As she checked her agenda, Beth was more than a little angry. She’d always separated her private and professional lives, ensuring they never overlapped. It kept things simple. Jobs came and went; she didn’t get attached to people. She could be there one day and not the next, same with her colleagues. So she didn’t share that much private information.
Only now she wouldn’t have a choice. There was this meeting she might not be able to attend because of the appointment. And this training she definitely couldn’t go to. She didn’t want to give her employer a reason to fire her; she’d seen it before. Words of reassurance given to someone that their being sick wouldn’t impact their position in the company. And then, as soon as the absences went over 10 days… gone. There was no legal obligation from them to keep someone after 10 emergency days.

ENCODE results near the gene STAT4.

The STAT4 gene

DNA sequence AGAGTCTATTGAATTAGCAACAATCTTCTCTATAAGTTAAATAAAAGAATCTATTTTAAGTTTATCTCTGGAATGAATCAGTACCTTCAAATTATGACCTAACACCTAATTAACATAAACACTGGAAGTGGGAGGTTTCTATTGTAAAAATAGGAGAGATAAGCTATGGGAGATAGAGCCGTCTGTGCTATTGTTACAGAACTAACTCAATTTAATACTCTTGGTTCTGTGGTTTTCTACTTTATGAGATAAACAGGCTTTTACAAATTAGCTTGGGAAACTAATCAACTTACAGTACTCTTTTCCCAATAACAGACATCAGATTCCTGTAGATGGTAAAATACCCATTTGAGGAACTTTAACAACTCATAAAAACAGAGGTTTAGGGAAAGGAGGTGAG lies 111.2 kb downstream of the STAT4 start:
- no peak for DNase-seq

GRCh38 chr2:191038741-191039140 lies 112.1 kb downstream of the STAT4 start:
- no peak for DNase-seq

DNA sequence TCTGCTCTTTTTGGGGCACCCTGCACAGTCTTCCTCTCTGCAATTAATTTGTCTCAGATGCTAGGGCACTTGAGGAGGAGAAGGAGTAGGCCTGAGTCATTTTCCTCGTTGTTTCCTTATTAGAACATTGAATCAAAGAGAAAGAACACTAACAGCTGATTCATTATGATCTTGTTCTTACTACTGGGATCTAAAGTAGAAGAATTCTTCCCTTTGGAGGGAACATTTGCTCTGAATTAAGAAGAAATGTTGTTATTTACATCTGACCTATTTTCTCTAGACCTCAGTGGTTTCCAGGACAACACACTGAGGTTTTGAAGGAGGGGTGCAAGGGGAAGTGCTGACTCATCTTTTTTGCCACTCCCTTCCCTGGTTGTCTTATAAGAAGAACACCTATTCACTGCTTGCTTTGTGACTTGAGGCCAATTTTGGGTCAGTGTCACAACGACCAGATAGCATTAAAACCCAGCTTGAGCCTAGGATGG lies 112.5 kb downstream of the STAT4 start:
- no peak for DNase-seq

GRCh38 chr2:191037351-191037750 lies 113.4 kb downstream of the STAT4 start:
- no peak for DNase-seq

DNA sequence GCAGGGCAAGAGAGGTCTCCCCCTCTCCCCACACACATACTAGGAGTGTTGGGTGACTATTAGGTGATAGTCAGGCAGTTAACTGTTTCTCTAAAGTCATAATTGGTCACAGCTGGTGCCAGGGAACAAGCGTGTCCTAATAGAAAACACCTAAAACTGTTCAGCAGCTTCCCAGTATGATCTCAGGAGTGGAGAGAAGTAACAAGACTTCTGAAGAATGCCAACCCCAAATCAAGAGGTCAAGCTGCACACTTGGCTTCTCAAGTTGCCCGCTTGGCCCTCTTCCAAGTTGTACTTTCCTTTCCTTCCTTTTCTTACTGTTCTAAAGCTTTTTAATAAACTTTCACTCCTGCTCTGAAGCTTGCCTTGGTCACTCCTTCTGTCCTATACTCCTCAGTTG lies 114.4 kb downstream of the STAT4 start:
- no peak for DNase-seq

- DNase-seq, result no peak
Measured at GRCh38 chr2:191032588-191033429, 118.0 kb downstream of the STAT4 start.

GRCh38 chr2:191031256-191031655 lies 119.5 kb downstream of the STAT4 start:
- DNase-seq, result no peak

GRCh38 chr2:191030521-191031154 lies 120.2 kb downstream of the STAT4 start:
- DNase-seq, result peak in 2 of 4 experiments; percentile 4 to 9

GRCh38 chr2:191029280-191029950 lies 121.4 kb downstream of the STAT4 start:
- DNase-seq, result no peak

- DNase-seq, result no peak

But she couldn’t afford a sick leave. Was it fate that played with her? She had just been offered a promotion; things were finally looking up. She was going to work in the field she trained for. And now this! It wasn’t fair. She was too young. Or maybe she was panicking for nothing. Maybe it wasn’t what they said it was. The doctors weren’t sure.
So yes, anger and fear mingled equally. She sighed. She would have to check with colleagues if they wouldn’t mind exchange shifts with her. That was a risk; some people exacted returns on favours way after expiration date. But they wouldn’t let her live it down, especially if she were promoted. Maybe she wouldn’t exchange shifts. Why did she have to decide that now? She should be preparing for that special new job she’d had her sights on for two years… Damn it!
She’d call the doctor; private life couldn’t mess up her professional life so badly. Not now. It must be nothing.
In response to the Daily Post writing prompt from June 1 (yes I know I’m late) Angry